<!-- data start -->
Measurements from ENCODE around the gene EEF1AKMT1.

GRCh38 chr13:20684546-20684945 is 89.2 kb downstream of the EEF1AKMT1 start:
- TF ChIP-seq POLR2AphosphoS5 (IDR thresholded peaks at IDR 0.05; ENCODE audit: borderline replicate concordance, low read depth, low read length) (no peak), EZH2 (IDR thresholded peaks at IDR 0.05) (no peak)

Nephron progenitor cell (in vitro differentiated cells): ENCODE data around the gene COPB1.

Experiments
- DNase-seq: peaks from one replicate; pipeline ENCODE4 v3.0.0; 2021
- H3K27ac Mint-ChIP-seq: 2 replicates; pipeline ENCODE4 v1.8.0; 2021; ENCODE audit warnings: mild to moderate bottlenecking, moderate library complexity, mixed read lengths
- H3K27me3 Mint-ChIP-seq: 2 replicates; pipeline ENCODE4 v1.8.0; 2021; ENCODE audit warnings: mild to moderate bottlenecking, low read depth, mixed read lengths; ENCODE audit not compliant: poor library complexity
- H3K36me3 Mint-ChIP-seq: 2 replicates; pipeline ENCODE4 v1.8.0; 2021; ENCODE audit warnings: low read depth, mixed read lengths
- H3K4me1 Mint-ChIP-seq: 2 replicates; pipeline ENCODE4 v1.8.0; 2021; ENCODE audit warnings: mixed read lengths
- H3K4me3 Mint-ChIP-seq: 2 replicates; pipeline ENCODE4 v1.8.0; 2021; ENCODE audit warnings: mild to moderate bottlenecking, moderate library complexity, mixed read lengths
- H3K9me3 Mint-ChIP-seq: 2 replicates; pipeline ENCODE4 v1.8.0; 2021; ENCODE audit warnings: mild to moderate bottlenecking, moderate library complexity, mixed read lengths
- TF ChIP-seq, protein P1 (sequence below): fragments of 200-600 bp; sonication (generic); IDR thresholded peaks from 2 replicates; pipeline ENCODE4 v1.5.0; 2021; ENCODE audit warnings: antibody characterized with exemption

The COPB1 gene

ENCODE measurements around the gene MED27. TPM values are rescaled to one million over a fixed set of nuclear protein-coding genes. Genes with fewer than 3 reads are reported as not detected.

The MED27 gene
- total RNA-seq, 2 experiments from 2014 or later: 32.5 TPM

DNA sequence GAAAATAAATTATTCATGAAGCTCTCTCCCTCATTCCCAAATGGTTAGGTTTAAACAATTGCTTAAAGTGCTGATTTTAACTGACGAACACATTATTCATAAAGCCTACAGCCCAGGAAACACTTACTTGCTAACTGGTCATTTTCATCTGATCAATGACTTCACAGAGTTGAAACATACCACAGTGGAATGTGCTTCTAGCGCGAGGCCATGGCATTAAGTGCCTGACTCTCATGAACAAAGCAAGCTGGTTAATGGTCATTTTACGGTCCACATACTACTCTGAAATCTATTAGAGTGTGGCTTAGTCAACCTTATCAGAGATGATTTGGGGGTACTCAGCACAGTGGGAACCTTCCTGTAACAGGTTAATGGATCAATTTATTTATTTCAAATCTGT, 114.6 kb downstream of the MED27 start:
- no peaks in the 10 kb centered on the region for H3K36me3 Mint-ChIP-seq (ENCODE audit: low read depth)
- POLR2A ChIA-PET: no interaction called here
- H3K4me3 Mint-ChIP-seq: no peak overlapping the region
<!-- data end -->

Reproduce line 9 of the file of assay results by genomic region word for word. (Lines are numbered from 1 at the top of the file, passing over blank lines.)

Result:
- H3K36me3 Mint-ChIP-seq: 2 replicates; pipeline ENCODE4 v1.8.0; 2021; ENCODE audit warnings: low read depth, mixed read lengths